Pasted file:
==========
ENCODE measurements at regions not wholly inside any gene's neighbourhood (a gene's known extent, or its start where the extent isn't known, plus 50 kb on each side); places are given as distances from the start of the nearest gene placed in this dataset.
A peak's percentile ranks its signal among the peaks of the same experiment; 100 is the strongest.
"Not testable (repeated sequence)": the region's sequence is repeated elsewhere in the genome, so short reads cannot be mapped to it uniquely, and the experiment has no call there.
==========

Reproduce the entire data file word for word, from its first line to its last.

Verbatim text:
ENCODE measurements at regions not wholly inside any gene's neighbourhood (a gene's known extent, or its start where the extent isn't known, plus 50 kb on each side); places are given as distances from the start of the nearest gene placed in this dataset.
A peak's percentile ranks its signal among the peaks of the same experiment; 100 is the strongest.
"Not testable (repeated sequence)": the region's sequence is repeated elsewhere in the genome, so short reads cannot be mapped to it uniquely, and the experiment has no call there.